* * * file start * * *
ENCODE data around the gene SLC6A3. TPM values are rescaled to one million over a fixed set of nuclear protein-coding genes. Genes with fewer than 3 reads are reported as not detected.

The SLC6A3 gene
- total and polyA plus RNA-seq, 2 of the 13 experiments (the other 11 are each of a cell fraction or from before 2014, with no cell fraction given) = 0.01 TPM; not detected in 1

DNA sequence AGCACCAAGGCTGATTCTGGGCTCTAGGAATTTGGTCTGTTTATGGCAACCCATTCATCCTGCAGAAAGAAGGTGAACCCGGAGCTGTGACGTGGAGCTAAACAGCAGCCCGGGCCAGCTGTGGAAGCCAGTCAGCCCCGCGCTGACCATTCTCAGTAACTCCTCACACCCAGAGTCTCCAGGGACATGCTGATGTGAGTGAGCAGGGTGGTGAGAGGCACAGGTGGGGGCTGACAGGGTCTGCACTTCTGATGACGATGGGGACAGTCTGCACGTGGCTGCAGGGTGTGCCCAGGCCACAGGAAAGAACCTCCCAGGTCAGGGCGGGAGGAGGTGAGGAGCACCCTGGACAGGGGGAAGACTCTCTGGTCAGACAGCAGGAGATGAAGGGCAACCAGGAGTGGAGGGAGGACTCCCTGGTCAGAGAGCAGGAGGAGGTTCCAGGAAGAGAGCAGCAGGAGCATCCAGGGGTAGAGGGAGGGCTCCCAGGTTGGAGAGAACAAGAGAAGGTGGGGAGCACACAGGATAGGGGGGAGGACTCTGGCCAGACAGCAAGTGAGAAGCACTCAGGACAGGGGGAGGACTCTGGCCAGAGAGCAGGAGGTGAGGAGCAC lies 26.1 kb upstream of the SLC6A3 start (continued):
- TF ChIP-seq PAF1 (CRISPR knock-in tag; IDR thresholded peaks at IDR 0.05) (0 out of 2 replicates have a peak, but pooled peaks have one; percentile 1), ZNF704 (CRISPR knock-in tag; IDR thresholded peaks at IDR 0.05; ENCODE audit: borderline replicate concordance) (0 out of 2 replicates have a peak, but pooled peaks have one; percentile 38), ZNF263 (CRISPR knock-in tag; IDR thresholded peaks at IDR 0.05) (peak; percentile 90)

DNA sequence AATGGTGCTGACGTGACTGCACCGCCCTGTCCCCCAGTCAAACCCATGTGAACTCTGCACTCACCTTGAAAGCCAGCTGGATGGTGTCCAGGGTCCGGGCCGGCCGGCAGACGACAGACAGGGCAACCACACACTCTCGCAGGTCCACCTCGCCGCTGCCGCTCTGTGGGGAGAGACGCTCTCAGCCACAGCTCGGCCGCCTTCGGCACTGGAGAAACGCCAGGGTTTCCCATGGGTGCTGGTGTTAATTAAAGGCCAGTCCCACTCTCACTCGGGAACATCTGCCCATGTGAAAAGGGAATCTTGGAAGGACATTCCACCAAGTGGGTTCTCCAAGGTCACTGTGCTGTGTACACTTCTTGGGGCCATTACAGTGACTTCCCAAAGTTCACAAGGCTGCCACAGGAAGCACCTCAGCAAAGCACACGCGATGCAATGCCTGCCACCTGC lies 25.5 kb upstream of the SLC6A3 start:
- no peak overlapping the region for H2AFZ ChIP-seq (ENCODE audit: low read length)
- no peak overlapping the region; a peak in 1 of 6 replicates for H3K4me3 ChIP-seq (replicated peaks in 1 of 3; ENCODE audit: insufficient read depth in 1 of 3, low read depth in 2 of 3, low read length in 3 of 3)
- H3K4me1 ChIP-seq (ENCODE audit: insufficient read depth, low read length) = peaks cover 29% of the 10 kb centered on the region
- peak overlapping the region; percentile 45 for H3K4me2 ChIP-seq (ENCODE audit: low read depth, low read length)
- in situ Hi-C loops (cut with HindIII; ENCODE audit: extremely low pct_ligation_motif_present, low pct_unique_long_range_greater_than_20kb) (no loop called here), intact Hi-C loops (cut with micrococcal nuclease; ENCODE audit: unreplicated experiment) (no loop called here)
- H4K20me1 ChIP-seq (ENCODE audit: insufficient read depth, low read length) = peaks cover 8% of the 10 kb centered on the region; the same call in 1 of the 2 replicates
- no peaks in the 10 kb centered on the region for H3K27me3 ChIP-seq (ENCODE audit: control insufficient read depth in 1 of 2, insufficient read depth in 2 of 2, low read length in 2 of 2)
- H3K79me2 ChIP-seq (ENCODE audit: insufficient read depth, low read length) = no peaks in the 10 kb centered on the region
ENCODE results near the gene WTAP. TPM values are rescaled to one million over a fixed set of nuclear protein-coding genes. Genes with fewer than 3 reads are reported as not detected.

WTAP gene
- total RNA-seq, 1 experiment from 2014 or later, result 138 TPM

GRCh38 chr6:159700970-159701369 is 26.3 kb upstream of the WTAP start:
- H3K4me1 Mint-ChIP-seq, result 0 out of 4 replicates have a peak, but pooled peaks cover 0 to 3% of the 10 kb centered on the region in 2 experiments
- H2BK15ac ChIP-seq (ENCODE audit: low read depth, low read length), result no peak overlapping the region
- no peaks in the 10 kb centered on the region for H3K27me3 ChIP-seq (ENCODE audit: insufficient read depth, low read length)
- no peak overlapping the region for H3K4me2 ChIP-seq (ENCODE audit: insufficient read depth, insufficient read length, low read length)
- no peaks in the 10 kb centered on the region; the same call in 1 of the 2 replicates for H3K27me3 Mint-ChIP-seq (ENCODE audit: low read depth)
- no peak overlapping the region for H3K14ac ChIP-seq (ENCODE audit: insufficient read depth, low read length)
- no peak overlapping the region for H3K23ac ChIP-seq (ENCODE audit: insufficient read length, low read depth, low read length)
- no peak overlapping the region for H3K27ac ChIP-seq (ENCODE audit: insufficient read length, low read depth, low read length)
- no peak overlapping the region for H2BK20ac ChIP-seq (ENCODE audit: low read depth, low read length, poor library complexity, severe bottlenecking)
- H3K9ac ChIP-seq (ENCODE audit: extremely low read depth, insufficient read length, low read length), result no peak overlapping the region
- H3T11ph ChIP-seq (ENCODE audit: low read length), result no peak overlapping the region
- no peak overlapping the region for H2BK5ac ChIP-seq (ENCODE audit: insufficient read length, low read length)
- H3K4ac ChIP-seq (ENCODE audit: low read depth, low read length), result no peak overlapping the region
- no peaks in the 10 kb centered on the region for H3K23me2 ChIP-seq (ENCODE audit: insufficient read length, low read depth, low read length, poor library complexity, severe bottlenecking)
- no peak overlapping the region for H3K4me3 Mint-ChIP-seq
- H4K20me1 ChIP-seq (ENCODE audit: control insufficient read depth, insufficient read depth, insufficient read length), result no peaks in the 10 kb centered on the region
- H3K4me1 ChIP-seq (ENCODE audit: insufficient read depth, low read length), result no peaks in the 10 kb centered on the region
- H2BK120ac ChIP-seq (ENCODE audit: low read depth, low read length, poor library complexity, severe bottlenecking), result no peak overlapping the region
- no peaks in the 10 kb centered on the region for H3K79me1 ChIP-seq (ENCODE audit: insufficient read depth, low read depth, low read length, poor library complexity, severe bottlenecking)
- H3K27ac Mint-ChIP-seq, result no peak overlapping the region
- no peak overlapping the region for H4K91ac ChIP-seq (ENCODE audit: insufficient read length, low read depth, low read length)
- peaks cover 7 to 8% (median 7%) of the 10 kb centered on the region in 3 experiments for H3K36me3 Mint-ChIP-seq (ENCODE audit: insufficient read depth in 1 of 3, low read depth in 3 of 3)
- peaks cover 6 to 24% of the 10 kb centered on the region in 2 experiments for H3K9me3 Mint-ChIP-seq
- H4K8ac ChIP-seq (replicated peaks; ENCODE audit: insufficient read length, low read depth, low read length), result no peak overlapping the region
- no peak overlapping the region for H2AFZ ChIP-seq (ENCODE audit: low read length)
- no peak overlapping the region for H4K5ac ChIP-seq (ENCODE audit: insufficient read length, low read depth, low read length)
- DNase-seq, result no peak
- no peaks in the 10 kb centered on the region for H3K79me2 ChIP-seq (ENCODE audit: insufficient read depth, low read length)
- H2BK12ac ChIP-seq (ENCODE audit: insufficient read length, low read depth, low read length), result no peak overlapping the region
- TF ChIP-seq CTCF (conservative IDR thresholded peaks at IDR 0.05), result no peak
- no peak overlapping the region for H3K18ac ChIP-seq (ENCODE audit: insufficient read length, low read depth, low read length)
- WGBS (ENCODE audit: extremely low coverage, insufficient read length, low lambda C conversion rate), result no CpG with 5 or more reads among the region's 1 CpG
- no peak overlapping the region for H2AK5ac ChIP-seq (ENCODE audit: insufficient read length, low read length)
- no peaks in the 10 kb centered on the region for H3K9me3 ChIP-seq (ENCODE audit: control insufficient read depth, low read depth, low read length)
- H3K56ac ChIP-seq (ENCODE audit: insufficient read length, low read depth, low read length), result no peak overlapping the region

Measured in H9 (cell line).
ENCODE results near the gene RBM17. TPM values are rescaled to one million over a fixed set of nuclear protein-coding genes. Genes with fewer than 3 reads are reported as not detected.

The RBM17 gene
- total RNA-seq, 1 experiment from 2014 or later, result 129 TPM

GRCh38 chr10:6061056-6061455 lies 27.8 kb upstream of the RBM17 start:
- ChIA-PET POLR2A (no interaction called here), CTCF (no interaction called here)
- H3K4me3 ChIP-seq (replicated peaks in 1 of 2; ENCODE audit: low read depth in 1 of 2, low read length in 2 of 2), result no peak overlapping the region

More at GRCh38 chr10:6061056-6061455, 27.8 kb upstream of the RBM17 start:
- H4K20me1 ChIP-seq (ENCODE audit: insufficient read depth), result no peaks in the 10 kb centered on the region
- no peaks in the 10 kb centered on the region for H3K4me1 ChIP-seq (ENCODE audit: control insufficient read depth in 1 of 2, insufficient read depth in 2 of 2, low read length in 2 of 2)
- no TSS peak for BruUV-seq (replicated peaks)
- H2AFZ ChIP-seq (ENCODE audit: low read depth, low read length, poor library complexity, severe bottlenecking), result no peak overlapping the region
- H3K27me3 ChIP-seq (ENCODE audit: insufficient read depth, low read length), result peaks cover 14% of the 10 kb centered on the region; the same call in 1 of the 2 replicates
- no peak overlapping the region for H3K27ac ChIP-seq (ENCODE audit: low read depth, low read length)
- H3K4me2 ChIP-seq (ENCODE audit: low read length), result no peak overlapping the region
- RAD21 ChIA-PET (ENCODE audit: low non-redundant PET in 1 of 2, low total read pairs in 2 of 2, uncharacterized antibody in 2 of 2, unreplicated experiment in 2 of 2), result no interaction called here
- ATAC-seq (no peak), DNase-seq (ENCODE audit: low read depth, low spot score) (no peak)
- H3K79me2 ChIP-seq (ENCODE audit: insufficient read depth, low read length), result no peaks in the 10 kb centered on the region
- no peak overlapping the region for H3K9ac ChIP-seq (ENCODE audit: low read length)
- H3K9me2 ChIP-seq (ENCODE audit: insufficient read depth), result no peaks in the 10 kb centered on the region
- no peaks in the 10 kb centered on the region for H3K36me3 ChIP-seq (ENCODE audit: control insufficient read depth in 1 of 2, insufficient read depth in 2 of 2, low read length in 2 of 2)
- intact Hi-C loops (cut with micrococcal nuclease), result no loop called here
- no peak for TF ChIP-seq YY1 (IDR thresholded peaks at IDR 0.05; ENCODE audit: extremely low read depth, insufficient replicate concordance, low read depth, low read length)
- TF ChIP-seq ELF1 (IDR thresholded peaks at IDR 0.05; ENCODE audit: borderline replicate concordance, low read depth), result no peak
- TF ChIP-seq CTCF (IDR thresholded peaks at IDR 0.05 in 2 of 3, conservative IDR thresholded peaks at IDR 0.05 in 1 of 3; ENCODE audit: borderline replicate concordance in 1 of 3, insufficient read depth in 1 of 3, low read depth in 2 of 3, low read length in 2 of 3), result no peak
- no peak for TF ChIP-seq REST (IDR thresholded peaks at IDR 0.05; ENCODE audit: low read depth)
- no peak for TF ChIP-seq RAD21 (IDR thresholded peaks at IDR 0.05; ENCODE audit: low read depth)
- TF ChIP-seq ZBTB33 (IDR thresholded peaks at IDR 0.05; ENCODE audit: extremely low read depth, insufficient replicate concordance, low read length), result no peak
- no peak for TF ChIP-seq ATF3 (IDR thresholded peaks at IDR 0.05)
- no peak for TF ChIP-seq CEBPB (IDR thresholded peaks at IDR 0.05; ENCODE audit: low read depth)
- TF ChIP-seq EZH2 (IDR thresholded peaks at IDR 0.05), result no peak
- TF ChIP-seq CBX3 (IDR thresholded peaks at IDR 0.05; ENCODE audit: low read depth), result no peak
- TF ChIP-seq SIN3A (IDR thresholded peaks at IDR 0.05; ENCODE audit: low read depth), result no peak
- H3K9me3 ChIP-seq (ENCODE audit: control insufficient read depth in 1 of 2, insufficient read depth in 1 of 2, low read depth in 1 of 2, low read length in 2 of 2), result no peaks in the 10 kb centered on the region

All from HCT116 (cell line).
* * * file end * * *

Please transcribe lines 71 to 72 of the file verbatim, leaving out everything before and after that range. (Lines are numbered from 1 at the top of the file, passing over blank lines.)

- H3K79me2 ChIP-seq (ENCODE audit: insufficient read depth, low read length), result no peaks in the 10 kb centered on the region
- no peak overlapping the region for H3K9ac ChIP-seq (ENCODE audit: low read length)